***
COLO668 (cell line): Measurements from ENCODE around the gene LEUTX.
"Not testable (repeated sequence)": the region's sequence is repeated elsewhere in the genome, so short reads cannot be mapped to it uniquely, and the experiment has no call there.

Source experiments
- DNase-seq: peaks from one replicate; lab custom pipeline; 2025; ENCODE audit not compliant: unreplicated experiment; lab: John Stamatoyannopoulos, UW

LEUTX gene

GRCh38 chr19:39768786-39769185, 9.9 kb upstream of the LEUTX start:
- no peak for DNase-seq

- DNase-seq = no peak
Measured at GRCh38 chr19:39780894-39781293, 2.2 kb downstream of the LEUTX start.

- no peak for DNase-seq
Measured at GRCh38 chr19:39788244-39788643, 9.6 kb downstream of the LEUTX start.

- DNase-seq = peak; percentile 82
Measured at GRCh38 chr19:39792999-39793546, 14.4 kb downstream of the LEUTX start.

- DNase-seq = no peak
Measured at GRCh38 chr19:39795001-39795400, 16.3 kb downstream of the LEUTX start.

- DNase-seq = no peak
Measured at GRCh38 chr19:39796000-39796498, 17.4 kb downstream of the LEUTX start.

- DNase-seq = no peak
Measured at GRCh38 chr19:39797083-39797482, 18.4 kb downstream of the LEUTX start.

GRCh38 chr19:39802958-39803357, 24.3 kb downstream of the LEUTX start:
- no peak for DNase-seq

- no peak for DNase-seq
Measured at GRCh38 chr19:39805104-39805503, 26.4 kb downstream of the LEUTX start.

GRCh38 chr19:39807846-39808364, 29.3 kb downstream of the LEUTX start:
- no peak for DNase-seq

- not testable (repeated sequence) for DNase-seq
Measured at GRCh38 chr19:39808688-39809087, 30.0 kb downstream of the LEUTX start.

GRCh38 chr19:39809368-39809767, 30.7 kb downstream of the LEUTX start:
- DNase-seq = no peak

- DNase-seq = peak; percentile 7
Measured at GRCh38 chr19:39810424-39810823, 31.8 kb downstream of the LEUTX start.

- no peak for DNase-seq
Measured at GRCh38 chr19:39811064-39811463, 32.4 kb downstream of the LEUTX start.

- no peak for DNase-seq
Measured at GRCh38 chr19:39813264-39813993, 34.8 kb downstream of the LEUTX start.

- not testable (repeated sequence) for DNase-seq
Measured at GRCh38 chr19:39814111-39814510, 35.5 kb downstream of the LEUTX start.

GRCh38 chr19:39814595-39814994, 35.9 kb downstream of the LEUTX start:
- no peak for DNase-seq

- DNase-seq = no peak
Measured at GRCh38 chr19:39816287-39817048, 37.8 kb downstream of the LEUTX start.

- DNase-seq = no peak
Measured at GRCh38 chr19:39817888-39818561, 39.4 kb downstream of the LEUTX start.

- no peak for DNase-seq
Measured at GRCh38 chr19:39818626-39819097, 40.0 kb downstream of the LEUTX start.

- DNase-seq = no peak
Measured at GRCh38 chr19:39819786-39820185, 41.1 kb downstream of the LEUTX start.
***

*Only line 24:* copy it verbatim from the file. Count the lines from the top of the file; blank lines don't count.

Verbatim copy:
GRCh38 chr19:39807846-39808364, 29.3 kb downstream of the LEUTX start: